Old Recipes, New Tools

Hummus and VeggiesHave you ever purchased a new appliance, and found yourself looking for every possible way to use it? Last year it was the spiralizer (I admit the novelty wore off just a little, although I do have a spiral meal planned very soon); this year it’s my new blender from Blendtec.

I’ve been making homemade hummus for years, using my food processor. The processor is heavy and cumbersome to get out of the cupboard, but there isn’t room for it on the counter. In the old recipe, I started by mincing a couple of cloves of garlic and the zest of half a lemon in the processor. The Blendtec didn’t do much of a job of that – not enough volume, I guess. However since I had already started the job, I decided to press on.

To that I added:

3c cooked chickpeas (drain, but be sure to reserve the cooking water) – I cook a big batch without salt and I add cumin and garlic instead, then freeze them to have on hand whenever I need them.

The juice from the 1/2 lemon

More cumin to taste – about 10ml

10ml or a heaping teaspoon of tahini

I processed this at a medium-high speed in the blender, and then added most of the reserved cooking water until I got the consistency I liked.

It was creamy, smooth, and just the way our guests expected it to be – no perceptible difference in the end product, and I’ll be able to skip a step in the process.

It keeps very well in the fridge, has a fresh taste (no salt!) and can be frozen for up to 3 months if you have more than you can use.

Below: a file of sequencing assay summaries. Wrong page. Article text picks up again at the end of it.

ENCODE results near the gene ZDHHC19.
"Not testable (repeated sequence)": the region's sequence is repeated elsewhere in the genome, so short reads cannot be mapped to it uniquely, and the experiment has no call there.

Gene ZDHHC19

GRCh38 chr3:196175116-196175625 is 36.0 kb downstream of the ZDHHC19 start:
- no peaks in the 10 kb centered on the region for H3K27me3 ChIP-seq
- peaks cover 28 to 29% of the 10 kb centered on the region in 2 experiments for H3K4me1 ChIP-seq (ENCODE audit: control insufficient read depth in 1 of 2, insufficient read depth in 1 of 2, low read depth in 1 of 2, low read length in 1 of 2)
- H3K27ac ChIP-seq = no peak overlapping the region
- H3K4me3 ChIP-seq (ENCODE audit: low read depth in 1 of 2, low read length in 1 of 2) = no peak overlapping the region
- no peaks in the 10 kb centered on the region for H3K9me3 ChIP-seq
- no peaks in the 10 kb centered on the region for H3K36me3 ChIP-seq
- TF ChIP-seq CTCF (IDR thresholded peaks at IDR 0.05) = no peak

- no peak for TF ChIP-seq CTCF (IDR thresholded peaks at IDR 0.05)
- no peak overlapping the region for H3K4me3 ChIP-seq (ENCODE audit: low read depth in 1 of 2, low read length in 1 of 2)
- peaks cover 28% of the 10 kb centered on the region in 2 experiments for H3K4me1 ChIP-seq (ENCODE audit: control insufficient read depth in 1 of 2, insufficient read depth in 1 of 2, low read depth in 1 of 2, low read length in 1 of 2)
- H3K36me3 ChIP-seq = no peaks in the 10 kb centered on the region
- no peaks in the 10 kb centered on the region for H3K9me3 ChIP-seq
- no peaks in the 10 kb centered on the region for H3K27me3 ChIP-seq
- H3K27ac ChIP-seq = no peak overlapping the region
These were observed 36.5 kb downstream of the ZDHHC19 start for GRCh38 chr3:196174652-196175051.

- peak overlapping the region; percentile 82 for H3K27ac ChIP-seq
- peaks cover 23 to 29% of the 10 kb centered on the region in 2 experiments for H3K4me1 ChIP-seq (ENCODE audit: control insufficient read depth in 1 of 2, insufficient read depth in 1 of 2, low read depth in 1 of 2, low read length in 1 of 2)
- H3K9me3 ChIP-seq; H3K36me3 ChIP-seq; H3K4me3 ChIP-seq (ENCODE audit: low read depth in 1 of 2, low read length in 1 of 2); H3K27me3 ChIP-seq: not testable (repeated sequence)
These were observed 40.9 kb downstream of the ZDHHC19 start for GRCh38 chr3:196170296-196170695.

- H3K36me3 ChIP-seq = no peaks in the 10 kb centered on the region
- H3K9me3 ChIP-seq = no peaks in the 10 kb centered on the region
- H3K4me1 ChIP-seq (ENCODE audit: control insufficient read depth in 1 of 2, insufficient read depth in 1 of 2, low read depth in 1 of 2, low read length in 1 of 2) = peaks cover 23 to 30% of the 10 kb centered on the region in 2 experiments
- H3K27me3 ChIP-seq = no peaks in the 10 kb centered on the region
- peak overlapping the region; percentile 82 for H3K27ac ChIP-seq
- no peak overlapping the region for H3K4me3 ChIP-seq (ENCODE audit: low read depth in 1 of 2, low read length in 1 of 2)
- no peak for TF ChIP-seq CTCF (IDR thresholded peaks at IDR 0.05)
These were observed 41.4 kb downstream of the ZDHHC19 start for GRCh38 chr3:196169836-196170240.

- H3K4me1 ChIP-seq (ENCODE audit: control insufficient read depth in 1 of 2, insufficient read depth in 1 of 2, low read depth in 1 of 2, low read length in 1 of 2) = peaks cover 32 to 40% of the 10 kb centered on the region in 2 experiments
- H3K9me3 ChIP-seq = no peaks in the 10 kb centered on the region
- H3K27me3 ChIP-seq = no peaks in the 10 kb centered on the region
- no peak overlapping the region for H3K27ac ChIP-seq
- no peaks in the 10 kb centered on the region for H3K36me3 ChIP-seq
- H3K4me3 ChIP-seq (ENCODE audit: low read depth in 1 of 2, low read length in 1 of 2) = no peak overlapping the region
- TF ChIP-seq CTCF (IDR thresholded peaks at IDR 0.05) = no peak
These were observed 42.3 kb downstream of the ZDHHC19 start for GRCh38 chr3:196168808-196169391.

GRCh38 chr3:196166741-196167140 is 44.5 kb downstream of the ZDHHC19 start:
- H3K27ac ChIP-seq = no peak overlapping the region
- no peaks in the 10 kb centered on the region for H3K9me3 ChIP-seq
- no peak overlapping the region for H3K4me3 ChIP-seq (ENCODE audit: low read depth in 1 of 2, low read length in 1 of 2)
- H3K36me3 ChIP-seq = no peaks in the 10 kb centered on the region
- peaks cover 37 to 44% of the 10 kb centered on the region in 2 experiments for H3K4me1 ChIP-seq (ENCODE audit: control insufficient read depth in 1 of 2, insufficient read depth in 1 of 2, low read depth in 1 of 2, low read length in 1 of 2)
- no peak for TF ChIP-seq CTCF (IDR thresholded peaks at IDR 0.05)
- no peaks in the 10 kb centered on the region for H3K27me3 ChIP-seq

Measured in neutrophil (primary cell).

It’s great served with veggies, pita slices, or spread in a sandwich with some sprouts.

 

Possibly the world's easiest lunch…

  
Veggies with a light, fluffy hummus…

People always ask why our hummus tastes so good. It’s mainly from using home-cooked chickpeas, which have no salt. This lets the real flavour shine through, and also making it in the food processor gives a light and fluffy result.

We make a big batch of chickpeas and freeze, then pull out a container a few hours before we want to make this, or make some straight away. 

To cook the chickpeas:

Place dried chickpeas in a Dutch oven or casserole that is also stovetop safe. Why do extra dishes? They should fill no more than 1/3. Cover with 1-2″ water and soak overnight or all day while you are at work. How much water depends on how long the chickpeas have been hanging around, feeling parched.

Preheat oven to 250F

To cook, add more water to cover about an inch or the depth of the top segment of your thumb. Throw in a few peeled cloves of garlic, and a good shake of cumin. Bring to boil on top of the stove, cover, and put in the oven for 2-1/2 hours. 

Cool and use or freeze with their cooking liquid, or aquafaba.

To make the lunch: 

Buzz the zest of a lemon with  2 cloves garlic in a food processor. Add a couple of cups of chickpeas and liquid, the juice of the lemon, another good shake of cumin, and a tablespoon or so of tahini. Process until smooth and fluffy, adding a little water if necessary.

Enjoy!

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